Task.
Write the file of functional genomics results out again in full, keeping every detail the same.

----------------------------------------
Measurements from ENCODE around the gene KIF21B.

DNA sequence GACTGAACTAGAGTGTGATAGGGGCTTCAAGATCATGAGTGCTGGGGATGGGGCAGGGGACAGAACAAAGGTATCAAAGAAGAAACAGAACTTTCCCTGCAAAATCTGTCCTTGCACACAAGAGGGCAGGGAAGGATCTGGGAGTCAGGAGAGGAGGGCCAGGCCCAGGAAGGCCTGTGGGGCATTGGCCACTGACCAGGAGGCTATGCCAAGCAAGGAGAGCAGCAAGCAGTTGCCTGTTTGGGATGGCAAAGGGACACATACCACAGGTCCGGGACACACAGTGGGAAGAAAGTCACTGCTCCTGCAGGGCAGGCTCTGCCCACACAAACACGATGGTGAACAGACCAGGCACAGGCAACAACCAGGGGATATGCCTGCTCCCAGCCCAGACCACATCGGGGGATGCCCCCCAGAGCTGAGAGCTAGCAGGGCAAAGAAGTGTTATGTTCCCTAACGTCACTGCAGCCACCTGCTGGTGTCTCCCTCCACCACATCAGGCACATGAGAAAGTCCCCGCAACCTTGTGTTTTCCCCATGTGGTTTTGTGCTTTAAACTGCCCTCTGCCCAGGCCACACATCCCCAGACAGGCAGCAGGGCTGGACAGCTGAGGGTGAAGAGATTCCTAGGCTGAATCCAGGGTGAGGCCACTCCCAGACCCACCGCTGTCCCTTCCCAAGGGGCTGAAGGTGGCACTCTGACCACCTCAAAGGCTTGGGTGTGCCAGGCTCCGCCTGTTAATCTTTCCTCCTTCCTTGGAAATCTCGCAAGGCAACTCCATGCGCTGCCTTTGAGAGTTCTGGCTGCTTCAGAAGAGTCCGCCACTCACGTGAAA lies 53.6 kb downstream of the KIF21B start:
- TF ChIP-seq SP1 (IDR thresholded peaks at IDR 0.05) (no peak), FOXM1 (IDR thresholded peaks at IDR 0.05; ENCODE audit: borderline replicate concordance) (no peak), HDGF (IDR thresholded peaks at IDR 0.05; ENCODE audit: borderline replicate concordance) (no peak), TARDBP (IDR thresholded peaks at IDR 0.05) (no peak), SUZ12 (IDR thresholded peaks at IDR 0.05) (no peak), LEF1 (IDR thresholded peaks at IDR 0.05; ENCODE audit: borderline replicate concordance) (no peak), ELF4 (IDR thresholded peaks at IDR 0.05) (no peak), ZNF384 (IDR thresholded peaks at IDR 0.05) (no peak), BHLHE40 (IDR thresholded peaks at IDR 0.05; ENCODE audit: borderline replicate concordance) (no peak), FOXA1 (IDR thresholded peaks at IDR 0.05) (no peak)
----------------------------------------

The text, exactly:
Measurements from ENCODE around the gene KIF21B.

DNA sequence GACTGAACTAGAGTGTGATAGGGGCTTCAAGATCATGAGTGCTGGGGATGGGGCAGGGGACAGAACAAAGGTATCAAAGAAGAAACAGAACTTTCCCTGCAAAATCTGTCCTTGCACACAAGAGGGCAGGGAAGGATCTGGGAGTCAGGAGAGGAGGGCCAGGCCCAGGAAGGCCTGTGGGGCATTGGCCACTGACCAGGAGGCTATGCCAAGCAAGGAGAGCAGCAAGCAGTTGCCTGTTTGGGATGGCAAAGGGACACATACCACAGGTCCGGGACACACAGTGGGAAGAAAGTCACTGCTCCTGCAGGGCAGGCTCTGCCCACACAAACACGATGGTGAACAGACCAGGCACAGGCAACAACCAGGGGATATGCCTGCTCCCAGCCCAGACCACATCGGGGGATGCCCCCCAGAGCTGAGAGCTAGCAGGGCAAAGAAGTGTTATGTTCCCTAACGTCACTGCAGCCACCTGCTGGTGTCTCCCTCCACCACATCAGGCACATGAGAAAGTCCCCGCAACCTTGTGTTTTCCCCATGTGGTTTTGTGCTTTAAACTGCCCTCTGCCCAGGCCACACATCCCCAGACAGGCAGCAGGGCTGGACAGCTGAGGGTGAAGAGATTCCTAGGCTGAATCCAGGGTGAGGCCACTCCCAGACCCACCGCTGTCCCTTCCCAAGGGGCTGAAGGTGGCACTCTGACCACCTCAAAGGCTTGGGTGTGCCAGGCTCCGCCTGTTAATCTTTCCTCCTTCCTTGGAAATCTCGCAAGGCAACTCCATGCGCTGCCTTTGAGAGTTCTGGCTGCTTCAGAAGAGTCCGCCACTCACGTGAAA lies 53.6 kb downstream of the KIF21B start:
- TF ChIP-seq SP1 (IDR thresholded peaks at IDR 0.05) (no peak), FOXM1 (IDR thresholded peaks at IDR 0.05; ENCODE audit: borderline replicate concordance) (no peak), HDGF (IDR thresholded peaks at IDR 0.05; ENCODE audit: borderline replicate concordance) (no peak), TARDBP (IDR thresholded peaks at IDR 0.05) (no peak), SUZ12 (IDR thresholded peaks at IDR 0.05) (no peak), LEF1 (IDR thresholded peaks at IDR 0.05; ENCODE audit: borderline replicate concordance) (no peak), ELF4 (IDR thresholded peaks at IDR 0.05) (no peak), ZNF384 (IDR thresholded peaks at IDR 0.05) (no peak), BHLHE40 (IDR thresholded peaks at IDR 0.05; ENCODE audit: borderline replicate concordance) (no peak), FOXA1 (IDR thresholded peaks at IDR 0.05) (no peak)